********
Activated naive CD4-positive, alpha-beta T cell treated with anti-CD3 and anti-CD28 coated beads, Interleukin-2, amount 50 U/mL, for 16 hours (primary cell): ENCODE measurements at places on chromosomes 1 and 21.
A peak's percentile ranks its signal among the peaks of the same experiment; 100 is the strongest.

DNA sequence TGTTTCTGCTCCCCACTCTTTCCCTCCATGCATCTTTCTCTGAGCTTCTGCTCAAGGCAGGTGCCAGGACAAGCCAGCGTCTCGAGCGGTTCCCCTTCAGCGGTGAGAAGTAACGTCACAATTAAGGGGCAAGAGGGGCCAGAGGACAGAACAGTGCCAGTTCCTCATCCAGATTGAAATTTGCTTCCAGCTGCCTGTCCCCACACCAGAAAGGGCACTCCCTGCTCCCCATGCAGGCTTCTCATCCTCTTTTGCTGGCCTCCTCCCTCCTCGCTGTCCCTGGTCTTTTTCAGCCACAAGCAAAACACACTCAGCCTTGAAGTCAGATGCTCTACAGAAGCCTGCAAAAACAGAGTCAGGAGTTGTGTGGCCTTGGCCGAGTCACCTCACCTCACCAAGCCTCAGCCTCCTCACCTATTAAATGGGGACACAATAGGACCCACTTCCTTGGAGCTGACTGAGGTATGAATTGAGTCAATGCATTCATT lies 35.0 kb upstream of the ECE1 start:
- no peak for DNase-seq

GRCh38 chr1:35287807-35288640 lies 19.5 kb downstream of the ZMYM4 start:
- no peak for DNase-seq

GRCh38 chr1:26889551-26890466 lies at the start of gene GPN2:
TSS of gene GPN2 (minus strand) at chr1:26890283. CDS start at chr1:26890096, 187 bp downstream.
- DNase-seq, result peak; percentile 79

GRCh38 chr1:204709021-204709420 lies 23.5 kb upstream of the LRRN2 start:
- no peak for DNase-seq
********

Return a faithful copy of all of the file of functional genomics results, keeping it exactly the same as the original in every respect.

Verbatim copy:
Activated naive CD4-positive, alpha-beta T cell treated with anti-CD3 and anti-CD28 coated beads, Interleukin-2, amount 50 U/mL, for 16 hours (primary cell): ENCODE measurements at places on chromosomes 1 and 21.
A peak's percentile ranks its signal among the peaks of the same experiment; 100 is the strongest.

DNA sequence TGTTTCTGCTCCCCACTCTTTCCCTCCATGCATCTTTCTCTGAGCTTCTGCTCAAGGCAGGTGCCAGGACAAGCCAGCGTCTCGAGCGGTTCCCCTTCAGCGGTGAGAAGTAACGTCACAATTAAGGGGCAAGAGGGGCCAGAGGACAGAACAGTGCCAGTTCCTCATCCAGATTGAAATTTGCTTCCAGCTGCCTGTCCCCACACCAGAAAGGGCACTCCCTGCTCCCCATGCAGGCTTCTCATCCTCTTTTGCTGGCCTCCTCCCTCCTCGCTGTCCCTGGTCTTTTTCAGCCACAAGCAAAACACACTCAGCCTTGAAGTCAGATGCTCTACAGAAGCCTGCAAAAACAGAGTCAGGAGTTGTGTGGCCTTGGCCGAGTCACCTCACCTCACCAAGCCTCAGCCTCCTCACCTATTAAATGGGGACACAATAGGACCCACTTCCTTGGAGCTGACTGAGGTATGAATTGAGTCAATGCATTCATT lies 35.0 kb upstream of the ECE1 start:
- no peak for DNase-seq

GRCh38 chr1:35287807-35288640 lies 19.5 kb downstream of the ZMYM4 start:
- no peak for DNase-seq

GRCh38 chr1:26889551-26890466 lies at the start of gene GPN2:
TSS of gene GPN2 (minus strand) at chr1:26890283. CDS start at chr1:26890096, 187 bp downstream.
- DNase-seq, result peak; percentile 79

GRCh38 chr1:204709021-204709420 lies 23.5 kb upstream of the LRRN2 start:
- no peak for DNase-seq